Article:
(301) Letter from Benjamin Lincoln to George Washington, 13 May 1782 https://founders.archives.gov/documents/Washington/99-01-02-08506.

(302) Greenman, p. 249

(303) Ibid.

(304) Philadelphia, The Independent Gazetteer, June 1, 1782 p. 3. Again, Popek prints much of the article in his work, p. 591

(305) Greenman, p. 251

(306) Inspection Return of the Rhode Island Regiment of Foot…for the Month of June 1782 NARA war Department Collection of Miscellaneous Numbered Revolutionary War Records, Record Group No. 93, Item No. 35229 NARA Microfilm M859, Roll 123

(307) Greenman, pp. 252-253

(308) Letter from Jeremiah Olney to George Washington, 4 August, 1782 https://rotunda.upress.virginia.edu/founders/default.xqy?keys=FOEA-print-01-02-02-3019 Sharper Gardner was pardoned by Washington, rejoining the regiment in September 1782. He later successfully petitioned for a pension.

(309) “From George Washington to Benjamin Lincoln, 5 August 1782,” Founders Online, National Archives, https://founders.archives.gov/documents/Washington/99-01-02-09032.

(310) “General Orders, 5 August 1782,” Founders Online, National Archives, https://founders.archives.gov/documents/Washington/99-01-02-09021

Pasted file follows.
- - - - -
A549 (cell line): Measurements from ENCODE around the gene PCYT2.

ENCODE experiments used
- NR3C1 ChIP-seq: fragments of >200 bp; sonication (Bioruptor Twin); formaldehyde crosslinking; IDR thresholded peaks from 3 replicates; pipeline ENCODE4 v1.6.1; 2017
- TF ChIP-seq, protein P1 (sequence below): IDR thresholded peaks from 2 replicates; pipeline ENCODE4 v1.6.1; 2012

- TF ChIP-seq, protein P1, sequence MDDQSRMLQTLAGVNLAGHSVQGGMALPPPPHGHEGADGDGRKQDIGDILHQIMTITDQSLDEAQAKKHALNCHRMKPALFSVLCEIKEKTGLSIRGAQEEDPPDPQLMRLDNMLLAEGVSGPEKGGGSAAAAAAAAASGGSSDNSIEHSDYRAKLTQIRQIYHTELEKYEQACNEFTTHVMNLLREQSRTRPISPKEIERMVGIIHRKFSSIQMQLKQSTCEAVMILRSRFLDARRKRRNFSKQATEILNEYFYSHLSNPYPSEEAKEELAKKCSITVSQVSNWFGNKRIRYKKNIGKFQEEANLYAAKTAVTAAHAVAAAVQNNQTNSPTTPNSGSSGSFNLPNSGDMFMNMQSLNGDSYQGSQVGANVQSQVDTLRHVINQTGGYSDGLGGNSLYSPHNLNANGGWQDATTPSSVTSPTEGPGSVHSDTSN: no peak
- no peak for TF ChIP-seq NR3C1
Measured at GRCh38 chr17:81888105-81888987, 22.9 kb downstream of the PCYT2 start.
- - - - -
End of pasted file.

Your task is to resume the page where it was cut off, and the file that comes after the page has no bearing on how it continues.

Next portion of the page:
(311) General Orders, August 21, 1782 https://www.loc.gov/resource/mgw3g.006/?sp=227&st=text

(312) Greenman, p. 256

(313) Popek, p. 592

(314) General Orders, August 23, 1782 https://www.loc.gov/resource/mgw3g.006/?sp=231&st=text

(315) “From George Washington to Benjamin Lincoln, 4 September 1782,” Founders Online, National Archives, https://founders.archives.gov/documents/Washington/99-01-02-09382

(316) “To George Washington from Jeremiah Olney, 8 September 1782,” Founders Online, National Archives, https://founders.archives.gov/documents/Washington/99-01-02-09421

(317) “To George Washington from Jeremiah Olney, 10 September 1782,” Founders Online, National Archives, https://founders.archives.gov/documents/Washington/99-01-02-09440.

(318) “From George Washington to Benjamin Lincoln, 19 September 1782,” Founders Online, National Archives, https://founders.archives.gov/documents/Washington/99-01-02-09527